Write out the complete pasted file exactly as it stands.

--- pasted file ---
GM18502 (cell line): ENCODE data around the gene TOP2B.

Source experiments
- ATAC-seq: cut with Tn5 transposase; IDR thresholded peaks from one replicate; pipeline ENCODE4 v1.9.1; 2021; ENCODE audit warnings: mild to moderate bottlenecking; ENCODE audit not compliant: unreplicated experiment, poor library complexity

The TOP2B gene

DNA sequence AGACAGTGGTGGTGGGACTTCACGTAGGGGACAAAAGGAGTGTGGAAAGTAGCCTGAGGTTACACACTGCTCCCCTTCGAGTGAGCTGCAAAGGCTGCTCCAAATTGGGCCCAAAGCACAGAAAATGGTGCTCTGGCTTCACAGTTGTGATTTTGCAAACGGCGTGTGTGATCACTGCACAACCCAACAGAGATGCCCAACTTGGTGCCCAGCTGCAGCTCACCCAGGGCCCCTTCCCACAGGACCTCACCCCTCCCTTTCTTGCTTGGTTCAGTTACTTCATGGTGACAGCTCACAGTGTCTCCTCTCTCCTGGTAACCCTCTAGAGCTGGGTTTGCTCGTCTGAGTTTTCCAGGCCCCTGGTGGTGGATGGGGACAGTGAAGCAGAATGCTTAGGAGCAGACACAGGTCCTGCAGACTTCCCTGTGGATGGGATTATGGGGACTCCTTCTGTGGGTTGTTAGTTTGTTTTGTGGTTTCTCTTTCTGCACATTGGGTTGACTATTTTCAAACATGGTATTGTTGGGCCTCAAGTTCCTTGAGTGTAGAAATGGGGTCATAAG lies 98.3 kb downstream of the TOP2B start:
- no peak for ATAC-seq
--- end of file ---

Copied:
GM18502 (cell line): ENCODE data around the gene TOP2B.

Source experiments
- ATAC-seq: cut with Tn5 transposase; IDR thresholded peaks from one replicate; pipeline ENCODE4 v1.9.1; 2021; ENCODE audit warnings: mild to moderate bottlenecking; ENCODE audit not compliant: unreplicated experiment, poor library complexity

The TOP2B gene

DNA sequence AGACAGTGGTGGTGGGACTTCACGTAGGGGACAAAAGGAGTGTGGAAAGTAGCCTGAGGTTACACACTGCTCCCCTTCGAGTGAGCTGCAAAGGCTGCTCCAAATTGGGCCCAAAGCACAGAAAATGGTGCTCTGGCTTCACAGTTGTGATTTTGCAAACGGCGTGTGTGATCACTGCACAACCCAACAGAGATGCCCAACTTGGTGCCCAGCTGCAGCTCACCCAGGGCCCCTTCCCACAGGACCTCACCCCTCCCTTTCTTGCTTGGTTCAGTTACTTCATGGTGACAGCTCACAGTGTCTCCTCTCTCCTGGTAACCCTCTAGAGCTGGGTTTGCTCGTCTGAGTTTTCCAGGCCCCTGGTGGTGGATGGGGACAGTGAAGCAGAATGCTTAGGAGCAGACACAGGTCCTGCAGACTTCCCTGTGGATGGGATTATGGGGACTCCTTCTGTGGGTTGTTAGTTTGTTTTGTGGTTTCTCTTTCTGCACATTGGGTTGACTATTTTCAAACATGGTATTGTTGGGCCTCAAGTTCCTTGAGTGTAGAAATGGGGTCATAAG lies 98.3 kb downstream of the TOP2B start:
- no peak for ATAC-seq